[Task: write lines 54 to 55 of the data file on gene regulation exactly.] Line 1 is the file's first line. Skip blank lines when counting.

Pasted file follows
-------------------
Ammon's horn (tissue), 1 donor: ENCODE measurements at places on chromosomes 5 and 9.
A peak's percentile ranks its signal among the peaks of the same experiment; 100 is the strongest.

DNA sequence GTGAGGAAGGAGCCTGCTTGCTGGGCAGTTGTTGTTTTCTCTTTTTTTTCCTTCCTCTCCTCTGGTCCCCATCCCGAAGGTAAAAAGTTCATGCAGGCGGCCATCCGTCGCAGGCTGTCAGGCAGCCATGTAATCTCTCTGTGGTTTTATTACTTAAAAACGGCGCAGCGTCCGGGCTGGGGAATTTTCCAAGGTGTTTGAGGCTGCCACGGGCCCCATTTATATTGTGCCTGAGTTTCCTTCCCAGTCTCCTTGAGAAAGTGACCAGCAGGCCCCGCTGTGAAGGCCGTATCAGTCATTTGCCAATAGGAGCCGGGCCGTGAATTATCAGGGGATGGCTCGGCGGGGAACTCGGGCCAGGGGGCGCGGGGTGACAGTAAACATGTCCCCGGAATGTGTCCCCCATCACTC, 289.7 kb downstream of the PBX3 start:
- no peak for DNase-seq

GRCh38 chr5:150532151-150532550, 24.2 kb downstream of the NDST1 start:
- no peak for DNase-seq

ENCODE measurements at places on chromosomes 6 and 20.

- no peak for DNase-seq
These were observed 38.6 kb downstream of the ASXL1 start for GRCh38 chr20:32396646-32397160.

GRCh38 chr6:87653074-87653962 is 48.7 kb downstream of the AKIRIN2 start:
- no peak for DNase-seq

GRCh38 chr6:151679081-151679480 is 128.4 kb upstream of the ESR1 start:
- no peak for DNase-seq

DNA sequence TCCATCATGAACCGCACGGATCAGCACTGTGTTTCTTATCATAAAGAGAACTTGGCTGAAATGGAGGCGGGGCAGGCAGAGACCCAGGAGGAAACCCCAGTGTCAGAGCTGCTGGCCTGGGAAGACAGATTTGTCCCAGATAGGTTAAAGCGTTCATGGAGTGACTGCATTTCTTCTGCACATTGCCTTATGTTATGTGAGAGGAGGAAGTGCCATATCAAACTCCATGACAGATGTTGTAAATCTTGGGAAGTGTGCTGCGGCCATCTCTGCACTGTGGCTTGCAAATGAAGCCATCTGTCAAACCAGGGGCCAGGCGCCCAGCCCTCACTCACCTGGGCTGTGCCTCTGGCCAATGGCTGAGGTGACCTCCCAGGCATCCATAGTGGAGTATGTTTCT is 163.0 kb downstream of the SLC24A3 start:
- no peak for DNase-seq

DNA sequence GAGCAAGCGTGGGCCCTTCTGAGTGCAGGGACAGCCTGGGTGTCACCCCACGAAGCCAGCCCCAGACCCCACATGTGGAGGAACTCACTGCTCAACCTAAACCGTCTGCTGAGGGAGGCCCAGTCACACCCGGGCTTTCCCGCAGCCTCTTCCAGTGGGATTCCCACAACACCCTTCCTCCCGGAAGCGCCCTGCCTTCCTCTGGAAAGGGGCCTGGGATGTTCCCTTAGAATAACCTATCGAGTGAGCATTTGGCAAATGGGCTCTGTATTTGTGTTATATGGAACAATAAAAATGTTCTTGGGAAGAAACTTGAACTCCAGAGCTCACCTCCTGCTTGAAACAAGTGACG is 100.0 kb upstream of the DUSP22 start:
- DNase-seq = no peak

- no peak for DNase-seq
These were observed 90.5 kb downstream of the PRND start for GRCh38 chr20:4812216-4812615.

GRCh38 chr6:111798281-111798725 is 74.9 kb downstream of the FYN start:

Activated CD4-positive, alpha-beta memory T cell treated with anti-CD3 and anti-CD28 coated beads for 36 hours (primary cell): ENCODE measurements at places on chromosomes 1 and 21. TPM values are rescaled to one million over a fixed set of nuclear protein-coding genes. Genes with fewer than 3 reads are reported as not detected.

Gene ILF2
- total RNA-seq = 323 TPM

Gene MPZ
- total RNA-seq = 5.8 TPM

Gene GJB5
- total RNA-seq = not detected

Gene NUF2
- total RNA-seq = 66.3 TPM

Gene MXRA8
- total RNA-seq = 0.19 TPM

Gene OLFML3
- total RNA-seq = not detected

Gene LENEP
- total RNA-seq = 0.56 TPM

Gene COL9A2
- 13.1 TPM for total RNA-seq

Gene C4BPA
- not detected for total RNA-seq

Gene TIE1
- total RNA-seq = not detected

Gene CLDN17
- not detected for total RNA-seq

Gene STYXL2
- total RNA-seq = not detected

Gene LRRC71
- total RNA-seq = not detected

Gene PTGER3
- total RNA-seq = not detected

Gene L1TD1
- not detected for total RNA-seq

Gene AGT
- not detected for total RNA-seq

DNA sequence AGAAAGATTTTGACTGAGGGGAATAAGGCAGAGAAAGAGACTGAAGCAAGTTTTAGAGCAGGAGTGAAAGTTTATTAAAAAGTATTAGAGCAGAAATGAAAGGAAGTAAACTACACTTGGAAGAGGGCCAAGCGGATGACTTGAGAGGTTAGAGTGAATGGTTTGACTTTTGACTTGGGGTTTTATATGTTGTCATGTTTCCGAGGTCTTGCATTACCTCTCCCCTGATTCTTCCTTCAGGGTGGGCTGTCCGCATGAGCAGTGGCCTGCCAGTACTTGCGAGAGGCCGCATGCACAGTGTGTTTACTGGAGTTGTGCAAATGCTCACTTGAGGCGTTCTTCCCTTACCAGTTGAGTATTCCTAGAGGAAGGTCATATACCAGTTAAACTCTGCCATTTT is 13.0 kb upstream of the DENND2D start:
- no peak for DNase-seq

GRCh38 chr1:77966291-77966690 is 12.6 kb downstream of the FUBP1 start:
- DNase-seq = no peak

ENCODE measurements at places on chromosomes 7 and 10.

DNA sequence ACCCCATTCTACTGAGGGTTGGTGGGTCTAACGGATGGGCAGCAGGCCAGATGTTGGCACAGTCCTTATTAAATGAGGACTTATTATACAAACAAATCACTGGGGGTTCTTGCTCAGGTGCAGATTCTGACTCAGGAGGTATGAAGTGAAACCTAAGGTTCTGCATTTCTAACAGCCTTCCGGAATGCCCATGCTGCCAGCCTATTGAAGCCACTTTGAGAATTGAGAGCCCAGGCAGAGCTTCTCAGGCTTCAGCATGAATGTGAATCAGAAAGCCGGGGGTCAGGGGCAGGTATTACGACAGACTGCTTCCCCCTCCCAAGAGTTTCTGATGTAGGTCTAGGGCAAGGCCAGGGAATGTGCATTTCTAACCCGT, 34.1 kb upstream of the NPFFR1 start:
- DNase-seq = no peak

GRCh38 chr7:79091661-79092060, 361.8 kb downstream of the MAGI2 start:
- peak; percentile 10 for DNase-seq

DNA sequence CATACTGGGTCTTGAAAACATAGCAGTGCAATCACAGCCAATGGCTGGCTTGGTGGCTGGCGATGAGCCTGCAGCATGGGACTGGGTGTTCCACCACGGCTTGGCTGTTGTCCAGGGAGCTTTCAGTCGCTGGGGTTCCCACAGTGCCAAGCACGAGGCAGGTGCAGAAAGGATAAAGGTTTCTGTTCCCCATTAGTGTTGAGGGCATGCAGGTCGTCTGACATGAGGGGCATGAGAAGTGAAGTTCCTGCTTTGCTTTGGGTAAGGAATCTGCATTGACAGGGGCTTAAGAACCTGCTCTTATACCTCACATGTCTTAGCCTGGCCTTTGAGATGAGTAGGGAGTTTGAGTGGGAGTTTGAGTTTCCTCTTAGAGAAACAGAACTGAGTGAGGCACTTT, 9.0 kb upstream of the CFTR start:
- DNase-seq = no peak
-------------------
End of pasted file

DNA sequence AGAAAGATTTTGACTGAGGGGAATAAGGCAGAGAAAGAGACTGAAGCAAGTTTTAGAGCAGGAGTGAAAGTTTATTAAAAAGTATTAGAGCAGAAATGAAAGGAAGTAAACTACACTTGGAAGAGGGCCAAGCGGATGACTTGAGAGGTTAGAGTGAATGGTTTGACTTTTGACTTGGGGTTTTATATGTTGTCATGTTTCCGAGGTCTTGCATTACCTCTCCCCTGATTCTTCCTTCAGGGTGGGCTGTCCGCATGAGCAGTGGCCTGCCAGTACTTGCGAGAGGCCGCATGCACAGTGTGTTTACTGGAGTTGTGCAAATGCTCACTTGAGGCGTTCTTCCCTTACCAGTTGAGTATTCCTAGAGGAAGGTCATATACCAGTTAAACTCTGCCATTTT is 13.0 kb upstream of the DENND2D start:
- no peak for DNase-seq